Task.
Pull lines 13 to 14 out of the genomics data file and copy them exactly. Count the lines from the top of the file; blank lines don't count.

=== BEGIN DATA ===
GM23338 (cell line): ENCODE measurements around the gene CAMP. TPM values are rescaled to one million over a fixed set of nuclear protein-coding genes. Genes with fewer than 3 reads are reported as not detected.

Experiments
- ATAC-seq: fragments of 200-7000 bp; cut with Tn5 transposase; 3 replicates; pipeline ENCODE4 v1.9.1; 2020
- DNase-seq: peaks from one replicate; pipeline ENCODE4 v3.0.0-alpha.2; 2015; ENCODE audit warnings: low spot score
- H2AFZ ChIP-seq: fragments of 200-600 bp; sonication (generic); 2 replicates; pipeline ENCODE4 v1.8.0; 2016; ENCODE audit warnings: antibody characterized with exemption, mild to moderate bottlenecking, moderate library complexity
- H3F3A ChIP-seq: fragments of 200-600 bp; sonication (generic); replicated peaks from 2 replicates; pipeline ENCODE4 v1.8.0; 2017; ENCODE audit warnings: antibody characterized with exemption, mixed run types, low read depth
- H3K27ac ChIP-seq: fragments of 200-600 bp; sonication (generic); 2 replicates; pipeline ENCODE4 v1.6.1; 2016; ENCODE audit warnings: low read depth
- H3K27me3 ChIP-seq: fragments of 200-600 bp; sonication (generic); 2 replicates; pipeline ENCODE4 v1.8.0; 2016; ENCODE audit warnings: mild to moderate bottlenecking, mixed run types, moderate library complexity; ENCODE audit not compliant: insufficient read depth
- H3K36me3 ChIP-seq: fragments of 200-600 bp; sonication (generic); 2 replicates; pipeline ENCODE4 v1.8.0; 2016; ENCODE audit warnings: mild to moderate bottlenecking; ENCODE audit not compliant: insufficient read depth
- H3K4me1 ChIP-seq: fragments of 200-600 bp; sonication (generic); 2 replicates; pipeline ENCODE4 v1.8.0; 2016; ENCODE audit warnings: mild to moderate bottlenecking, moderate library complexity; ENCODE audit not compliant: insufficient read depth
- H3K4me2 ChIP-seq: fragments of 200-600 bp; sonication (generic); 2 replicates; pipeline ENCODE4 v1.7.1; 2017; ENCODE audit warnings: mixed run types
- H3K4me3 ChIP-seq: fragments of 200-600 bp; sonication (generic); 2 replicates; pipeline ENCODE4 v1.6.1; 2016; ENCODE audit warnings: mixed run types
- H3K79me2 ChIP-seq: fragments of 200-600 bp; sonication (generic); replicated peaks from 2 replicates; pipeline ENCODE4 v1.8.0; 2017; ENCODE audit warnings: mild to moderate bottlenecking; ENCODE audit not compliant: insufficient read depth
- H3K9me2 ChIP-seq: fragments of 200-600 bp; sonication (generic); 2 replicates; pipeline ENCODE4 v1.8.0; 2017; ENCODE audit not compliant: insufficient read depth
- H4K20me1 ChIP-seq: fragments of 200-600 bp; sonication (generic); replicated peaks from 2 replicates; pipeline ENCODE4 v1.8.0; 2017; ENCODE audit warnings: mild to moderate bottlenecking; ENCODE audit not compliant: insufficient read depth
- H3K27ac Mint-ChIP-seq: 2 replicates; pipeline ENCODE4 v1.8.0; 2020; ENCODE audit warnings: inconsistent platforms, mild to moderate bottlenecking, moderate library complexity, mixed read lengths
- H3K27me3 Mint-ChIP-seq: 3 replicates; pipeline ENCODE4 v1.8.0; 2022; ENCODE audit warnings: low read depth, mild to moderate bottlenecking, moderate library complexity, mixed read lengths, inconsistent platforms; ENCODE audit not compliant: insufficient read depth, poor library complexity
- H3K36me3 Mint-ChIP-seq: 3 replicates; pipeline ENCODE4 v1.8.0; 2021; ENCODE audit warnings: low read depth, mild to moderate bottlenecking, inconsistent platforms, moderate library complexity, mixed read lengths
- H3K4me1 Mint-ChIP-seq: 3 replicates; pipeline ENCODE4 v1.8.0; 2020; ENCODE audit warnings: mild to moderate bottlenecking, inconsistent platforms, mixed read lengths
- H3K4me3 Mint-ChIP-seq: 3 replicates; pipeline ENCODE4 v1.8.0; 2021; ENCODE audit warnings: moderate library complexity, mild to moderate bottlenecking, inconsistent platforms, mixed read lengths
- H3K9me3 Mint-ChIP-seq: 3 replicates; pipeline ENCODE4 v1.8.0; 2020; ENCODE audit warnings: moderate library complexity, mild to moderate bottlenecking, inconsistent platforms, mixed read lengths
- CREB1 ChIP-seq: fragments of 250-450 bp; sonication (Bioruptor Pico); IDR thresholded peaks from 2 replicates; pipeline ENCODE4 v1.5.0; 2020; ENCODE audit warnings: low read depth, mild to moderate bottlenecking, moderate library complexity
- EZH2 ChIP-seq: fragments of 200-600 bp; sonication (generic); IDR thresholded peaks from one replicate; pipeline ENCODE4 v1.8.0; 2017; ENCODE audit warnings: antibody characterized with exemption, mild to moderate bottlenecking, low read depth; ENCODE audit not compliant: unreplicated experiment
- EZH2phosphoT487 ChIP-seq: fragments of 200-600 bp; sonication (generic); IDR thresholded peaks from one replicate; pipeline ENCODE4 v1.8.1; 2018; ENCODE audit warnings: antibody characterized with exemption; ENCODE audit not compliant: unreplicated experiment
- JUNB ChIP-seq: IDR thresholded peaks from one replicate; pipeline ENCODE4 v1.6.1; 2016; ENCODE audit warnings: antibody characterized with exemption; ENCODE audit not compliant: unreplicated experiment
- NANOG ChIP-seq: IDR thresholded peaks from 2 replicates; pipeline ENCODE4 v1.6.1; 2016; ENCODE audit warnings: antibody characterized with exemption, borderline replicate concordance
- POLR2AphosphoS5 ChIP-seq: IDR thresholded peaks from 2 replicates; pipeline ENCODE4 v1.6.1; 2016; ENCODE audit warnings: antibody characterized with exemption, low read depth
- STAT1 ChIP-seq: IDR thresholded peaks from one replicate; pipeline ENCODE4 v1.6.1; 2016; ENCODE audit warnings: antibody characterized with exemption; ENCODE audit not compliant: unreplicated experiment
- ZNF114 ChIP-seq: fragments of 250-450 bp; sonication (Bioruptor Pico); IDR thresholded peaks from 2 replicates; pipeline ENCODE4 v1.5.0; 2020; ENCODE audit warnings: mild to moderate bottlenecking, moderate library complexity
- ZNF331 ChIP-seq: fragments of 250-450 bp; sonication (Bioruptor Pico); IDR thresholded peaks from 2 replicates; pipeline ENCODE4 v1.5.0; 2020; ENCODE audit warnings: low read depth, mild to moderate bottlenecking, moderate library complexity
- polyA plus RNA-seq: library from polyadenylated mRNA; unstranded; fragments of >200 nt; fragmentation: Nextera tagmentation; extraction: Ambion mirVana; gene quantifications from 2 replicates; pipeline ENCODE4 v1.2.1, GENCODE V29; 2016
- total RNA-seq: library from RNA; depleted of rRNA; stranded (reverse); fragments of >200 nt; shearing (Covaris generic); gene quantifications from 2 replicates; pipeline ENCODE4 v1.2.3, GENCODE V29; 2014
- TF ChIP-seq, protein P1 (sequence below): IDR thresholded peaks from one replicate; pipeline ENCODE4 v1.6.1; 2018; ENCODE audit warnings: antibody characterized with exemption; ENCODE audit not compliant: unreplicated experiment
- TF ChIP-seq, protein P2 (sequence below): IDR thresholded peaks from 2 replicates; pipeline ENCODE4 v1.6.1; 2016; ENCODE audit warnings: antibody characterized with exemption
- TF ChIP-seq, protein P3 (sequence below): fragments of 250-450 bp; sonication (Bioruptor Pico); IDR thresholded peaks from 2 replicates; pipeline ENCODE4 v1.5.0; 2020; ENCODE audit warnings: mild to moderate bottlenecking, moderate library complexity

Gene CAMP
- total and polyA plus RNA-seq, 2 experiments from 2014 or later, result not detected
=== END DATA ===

- H3K79me2 ChIP-seq: fragments of 200-600 bp; sonication (generic); replicated peaks from 2 replicates; pipeline ENCODE4 v1.8.0; 2017; ENCODE audit warnings: mild to moderate bottlenecking; ENCODE audit not compliant: insufficient read depth
- H3K9me2 ChIP-seq: fragments of 200-600 bp; sonication (generic); 2 replicates; pipeline ENCODE4 v1.8.0; 2017; ENCODE audit not compliant: insufficient read depth